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Ten Commandments Sullivan County Tennessee Courthouse
Ten Commandments Sullivan County Tennessee Courthouse

Sullivan commissioners should remove plaque

01/12/2004 editorial Kingsport Times-News

When the lawsuit comes - and it is only a matter of time - Sullivan County commissioners should remove a Ten Commandments plaque from the county courthouse unless private sources pay the cost of defending its placement.

Some six years ago in this space we applauded officials in Washington County who pledged to keep a plaque containing the Ten Commandments on the front of the county courthouse at Jonesborough, despite the objections of a local atheist. The plaque had been in place for more than 70 years and was an integral part of the historic character of the building.

But that's not the case with the Sullivan County plaque which was placed in 1998 in a clear violation of the Separation Clause.

Then-Commissioner Mike Gonce, who introduced the measure, said his colleagues should "send a clear signal that Sullivan County doesn't lie down for atheists." We bring that bit of history up to make the point that motivations matter. It is one thing to resist the removal of chiseled text from a public building - regardless what it says - when it is a historic part of that building. Various religious quotes have adorned all manner of public buildings for decades, even centuries.

But it is quite another to use the Ten Commandments, as some Sullivan County commissioners did, as a taunt to unbelievers or a provocation to legal action, much less to post them only to advance a particular religious viewpoint.

Sullivan County Attorney Dan Street has sent a memo to county commissioners saying he fears the plaque violates the U.S. Constitution and should be removed. Street worries a recent ruling by the U.S. 6th Circuit Court of Appeals shows Sullivan County would likely lose if its plaque was challenged. County Mayor Richard Venable says the plaque will remain until it is legally challenged.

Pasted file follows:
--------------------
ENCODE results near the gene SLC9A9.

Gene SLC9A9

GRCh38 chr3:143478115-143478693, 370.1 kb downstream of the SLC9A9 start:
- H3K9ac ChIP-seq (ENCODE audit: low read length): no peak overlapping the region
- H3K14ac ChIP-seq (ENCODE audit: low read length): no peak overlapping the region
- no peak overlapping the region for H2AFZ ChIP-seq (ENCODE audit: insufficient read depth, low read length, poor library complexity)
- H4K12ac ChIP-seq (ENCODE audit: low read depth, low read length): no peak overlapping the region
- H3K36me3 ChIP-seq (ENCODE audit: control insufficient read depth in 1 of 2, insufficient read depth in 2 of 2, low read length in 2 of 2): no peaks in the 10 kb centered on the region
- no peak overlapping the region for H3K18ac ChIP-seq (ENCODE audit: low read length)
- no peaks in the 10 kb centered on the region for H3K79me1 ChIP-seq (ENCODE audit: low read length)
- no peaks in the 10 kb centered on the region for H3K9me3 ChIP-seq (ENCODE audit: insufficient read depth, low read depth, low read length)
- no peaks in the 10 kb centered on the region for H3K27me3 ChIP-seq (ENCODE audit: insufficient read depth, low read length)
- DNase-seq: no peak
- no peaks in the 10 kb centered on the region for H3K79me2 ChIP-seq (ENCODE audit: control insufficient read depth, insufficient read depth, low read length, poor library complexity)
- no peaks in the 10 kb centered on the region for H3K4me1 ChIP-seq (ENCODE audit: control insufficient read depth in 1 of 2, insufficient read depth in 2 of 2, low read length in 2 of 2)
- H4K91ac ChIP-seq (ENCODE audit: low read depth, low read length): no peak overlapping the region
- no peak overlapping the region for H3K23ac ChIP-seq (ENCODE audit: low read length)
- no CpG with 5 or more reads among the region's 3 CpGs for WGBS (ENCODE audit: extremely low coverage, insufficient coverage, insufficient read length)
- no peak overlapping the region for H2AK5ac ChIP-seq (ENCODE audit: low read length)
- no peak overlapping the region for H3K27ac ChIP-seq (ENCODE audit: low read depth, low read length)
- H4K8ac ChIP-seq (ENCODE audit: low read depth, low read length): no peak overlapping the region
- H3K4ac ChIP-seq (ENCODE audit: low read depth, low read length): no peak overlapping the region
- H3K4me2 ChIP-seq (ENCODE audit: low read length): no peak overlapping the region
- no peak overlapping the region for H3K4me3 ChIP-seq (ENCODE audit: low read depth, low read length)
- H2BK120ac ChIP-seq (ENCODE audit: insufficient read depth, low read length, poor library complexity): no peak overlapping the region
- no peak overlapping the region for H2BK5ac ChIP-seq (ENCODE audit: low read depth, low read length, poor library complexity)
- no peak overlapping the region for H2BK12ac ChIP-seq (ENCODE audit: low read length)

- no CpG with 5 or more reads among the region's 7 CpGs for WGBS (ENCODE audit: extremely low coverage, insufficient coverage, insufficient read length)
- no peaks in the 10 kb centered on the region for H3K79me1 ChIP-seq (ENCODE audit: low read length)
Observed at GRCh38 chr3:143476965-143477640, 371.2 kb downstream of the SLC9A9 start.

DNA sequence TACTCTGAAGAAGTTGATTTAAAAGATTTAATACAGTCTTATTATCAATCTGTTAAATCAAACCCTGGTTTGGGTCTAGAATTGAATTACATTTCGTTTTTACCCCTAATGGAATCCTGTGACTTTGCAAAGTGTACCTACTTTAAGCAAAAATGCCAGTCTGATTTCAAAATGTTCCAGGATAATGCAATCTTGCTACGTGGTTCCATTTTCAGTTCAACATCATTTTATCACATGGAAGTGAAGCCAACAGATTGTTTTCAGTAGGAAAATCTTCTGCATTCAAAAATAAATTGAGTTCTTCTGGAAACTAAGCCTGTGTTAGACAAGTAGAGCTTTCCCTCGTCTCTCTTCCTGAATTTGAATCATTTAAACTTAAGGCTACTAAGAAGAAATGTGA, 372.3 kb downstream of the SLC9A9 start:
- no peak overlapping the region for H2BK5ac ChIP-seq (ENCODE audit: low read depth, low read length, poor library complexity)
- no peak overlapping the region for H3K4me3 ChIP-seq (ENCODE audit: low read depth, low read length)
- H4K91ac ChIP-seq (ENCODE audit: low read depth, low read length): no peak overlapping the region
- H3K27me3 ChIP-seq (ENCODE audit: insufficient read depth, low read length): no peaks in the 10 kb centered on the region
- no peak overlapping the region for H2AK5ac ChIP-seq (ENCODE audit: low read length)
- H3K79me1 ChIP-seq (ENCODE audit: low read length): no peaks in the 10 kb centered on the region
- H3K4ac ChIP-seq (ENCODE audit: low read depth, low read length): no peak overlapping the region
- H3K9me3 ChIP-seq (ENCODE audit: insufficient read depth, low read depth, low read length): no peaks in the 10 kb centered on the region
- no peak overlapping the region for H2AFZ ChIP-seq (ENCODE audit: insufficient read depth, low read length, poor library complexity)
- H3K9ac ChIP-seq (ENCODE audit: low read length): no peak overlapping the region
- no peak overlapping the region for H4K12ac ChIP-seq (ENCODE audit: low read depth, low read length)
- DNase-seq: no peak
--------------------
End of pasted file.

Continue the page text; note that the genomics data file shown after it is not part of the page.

The Court of Appeals ordered three counties in Kentucky to remove Ten Commandments displays from public buildings. Street says the case was unique in that it addressed the historical documents approach taken by Sullivan County as well as policies that allow citizens to request other historical documents be posted.

Sullivan County's display of the Ten Commandments, Bill of Rights and Declaration of Independence also allows for people to request that other documents be posted, which Street said he thought might be a saving grace for counties trying to defend their displays. Venable says details of each case are different and the dialogue used in Sullivan County's resolution to display the Ten Commandments could set its case apart. In such a case, Venable notes that the commission would have ample time to decide whether it wanted to take the issue to trial.

Venable's reticence to remove the Ten Commandments plaque when it has yet to be challenged by anyone with the legal standing to do so is certainly understandable. But sooner or later, a legal challenge will come. All it takes is one aggrieved person and the court system will take it from there, with taxpayers footing the bill.

Venable implies that at such a crisis point, county commissioners would have the ability to carefully weigh the pros and cons of fighting or capitulating. While that's possible in the abstract, as a practical political matter, it's hardly likely. It was, after all, an entirely emotional set of circumstances not calm consideration of constitutional principles, which caused the Ten Commandments plaque to be placed. The decision by a previous commission was, in its origin, little more than political grand standing.

And, ironically, it tended to denigrate the very religious symbol it meant to promote. Many commissioners - not to mention many of their constituents - may honestly wonder what all the fuss is about. But would they feel the same if they lived in a region where the predominant religion was Buddhism? Or Islam? What if a majority of the County Commission were Muslims and voted to place the principal teachings of the prophet Mohammed around the walls? Or what if they were Buddhists, and passed a resolution to place a bronze image of Buddha in the county courthouse?

It is precisely because our Constitution prohibits government sanction of any religion that America has avoided the religious wars that throughout history have killed millions and destroyed nations.

In this country, no matter our ethnicity or faith, we have equal rights. Were that not so, America would not stand today. Mayor Venable and Sullivan County commissioners should know that. Six years ago, a previous commission surely knew in resolving that a plaque containing the Ten Commandments be placed in a government building that they were endorsing a particular religious philosophy and violating the spirit and letter of the law.

But they lacked the backbone to vote against it because they were apparently afraid they would be painted as somehow godless.

The Sullivan County Commission can wait, with fingers crossed, and hope that no one files suit against the display. The better and certainly more responsible course would be to remove the plaque now, not because of any external legal threat but simply because it's the right thing to do.

Copyright 2004, Kingsport Publishing Corporation.